When we lived in Canberra I had an apple tree planted in the backyard. It was a dwarf, dual-graft of Pink Lady and Red Fuji. By the time we left, it also had Granny Smith, Cox’s Orange Pippin, and something else, grafted on. The year we left was also the first year it was covered in fruit. The previous year we had two Pink Lady’s off it, and they were amazing. Full of flavour, sweet, juicy, perfectly ripe. When we left, it had half developed apples of all five varieties, and I never got to taste them.
Almost five years later, I’ve finally bought three apple trees to grow in pots. Jonathan (Super Dwarf), Red Delicious (Super Dwarf), and Cox’s Orange Pippin (Dwarf). I’m hoping to get at least one Cox’s Orange Pippin apple this year, as they’re just coming into budburst, however the other two trees are not as developed so they won’t fruit this season – but they’ll act as pollinators for the Pippin. *note: the Red Delicious is covered in flowers, neither of the others have any – 15 Oct.
But why stop there? Why buy grafted trees when I there are so many other varieties in the shops, and you can play lucky dip with the seeds? Also, ‘EVERYONE‘ says that you can’t grow apples from seeds, they don’t run true to type, and seed-grown apples taste awful. But what if everyone is wrong? All our eating varieties came from somewhere, the heirloom varieties came by accident, it’s only the modern varieties that are deliberately bred. And I don’t need an apple to fulfill commercial requirements regarding ripening all at once, longevity, shelf life, etc. Plus I just like growing from seed, and seeing a plant develop from something tiny.
I decided to do it, to grow apples from seed, just because I can.
My plans for these two seedlings are to grow them for a year, and cut them as scion wood next winter when they go dormant. I’ll then graft them onto one of my other apple trees – I’ll probably buy a sacrificial dwarf apple that has lots of side branches – and see how it goes. Grafting them will give me fruit in around three years from seed, compared to up to ten years if I leave them in the ground/pot. Plus wild trees grow BIG and it needs to be a manageable size.
I’m well aware that they may not be edible, and certainly won’t be true to type. That’s ok, I’m doing this for fun, not as a commercial venture. I’m sure I’ll be disappointed if they’re not edible, after a few years waiting, but them’s the breaks and I’m going into it knowing that it’s a possibility.
So I was eating an apple from the local IGA, and it was delicious. And as is my habit, I saved the seeds (I regularly throw out chilli and capsicum seeds that I’ve saved when cooking). Then saw one was sprouting, so stuck it in a pot. It grew, as they do, so I had to decide what to do with it. That was easy. I planted more apple seeds! Two of them grew well, and I decided that was probably enough – I can always grow more later.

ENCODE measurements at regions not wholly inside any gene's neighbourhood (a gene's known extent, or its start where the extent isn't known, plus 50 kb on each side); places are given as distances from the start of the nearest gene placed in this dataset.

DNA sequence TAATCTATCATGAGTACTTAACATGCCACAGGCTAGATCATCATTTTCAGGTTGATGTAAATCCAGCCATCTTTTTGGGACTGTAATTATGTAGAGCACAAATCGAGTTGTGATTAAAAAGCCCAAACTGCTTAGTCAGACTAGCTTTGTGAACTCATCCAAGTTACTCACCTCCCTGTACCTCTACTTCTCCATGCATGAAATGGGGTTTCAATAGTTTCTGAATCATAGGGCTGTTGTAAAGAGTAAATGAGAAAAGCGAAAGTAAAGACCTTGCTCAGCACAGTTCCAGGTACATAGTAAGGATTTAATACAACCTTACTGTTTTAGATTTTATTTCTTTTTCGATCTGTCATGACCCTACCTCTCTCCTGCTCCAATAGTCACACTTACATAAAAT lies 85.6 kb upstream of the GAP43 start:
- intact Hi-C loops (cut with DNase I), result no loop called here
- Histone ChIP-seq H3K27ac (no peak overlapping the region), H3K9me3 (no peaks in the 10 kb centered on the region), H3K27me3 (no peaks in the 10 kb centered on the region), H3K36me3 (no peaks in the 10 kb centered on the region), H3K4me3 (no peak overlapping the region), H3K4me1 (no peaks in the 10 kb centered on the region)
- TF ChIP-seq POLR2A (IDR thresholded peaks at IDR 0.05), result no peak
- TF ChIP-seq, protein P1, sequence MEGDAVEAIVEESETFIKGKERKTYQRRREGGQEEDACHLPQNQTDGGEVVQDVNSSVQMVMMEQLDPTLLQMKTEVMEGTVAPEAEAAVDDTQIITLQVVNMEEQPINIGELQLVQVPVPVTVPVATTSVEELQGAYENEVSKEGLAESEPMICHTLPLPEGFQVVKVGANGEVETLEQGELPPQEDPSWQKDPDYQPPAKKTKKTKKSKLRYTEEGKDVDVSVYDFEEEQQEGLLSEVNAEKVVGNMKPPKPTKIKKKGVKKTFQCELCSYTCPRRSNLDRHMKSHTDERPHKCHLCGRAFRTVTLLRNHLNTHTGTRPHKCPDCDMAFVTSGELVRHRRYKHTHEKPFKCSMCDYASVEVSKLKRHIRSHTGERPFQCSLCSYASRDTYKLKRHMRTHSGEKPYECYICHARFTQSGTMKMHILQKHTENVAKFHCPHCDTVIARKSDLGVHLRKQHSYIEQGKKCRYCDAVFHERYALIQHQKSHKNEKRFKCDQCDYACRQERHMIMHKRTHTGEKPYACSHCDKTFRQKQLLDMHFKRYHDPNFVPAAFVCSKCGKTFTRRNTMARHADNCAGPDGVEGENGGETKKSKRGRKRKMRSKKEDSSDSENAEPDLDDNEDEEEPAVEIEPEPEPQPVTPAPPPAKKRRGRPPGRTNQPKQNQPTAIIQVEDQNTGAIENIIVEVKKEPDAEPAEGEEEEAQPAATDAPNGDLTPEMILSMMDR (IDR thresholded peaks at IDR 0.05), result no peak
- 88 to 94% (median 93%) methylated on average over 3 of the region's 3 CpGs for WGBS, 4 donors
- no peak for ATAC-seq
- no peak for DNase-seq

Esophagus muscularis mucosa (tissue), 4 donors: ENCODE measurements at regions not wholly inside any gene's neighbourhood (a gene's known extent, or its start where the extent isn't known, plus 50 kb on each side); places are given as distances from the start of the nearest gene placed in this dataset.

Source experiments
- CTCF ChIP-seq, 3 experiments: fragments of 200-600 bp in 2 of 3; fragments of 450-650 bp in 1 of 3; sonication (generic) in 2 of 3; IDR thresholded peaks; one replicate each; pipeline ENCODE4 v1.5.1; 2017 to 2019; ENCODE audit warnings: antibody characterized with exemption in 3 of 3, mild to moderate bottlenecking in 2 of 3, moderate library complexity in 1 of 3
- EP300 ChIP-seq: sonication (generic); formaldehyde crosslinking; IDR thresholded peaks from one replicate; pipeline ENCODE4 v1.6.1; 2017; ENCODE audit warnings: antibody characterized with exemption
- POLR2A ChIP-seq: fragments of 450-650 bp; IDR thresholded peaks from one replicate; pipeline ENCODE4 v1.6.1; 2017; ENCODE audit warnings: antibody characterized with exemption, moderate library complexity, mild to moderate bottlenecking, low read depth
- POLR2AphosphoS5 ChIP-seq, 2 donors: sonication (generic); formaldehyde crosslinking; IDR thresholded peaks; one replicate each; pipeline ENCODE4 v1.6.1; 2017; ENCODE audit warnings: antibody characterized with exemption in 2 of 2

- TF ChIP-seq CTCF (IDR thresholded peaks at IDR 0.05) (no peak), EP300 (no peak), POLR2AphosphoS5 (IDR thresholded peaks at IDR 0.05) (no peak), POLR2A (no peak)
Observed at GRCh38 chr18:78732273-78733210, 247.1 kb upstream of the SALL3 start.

Here they are with the cotyledons and first leaves just poking through. It took them about two weeks to get to this point.
2nd October 2018
A month later, they both have several leaves. I’ve planted one of them in the ground, and the other will go into a large pot in a few weeks. When planting the first into the ground I could see there weren’t a lot of roots there, it would have been better to have been left in the pot for longer. So I’ll leave the other to develop more before I move it.
The still potted seedling:
They’re only about as big as my hand, but since my basil that I planted at the same time is still at the two leaf stage I find this growth pretty amazing considering it’s only about six weeks from seed.
And the little one in the ground. The soil (what passes as soil in WA) was very sandy and dry, so I added Soil Solver, coconut coir, and some blood and bone. Watered well to saturate it, then planted the seedling in and patted the surrounding soil into a moat to direct water down. I also sprinkled pet-friendly snail pellets around it after the photo, so it doesn’t get eaten before it has a chance to grow.
7th October 2018
I noticed today that the seedling in a small pot had roots coming out the bottom of the pot. It’s now in a large pot, which is where it will stay until I cut it up for scion wood. This one is more developed than the other seedling, I suspect it’s up to a week older as I started the second seed a while after the first that was sprouting inside the apple.
This one will also get more sun than the seedling planted in garden, which I hadn’t thought about when I planted it. It should still be fine there, as it gets taller it will get more sun. This one in a pot gets full afternoon sun, although I may have to move it during the middle of summer.
15th October 2018
Small change of plans – I’ve been watching the seedling I planted in the ground, and have noticed that it is in shade all day, absolutely no sun at all. Once it grows to about two foot tall it will reach the sunlight, until then it’s in full shade. Not good for a sun-loving tree. We also have a problem with the reticulation near there, so it’s getting limited water. Easy fix, I dug it out (wasn’t hard, it hadn’t really sent any roots out in the last two weeks), moved it’s brother over in the pot and planted it in the pot as well. They’re only going to be in there for a year, so they won’t outgrow it.
The more I look at these two plants, the more I think they’re from different parents. The original apples I collected the seed from was Black Bravo, but I had about four apples of that variety over the week. When I look at these seedlings, the leaves are different sizes, different colours, even slightly different shapes. Meaning they have been fertilised by different parents, resulting in two very different plants.
Being the impatient sort, I really want to see what comes of these!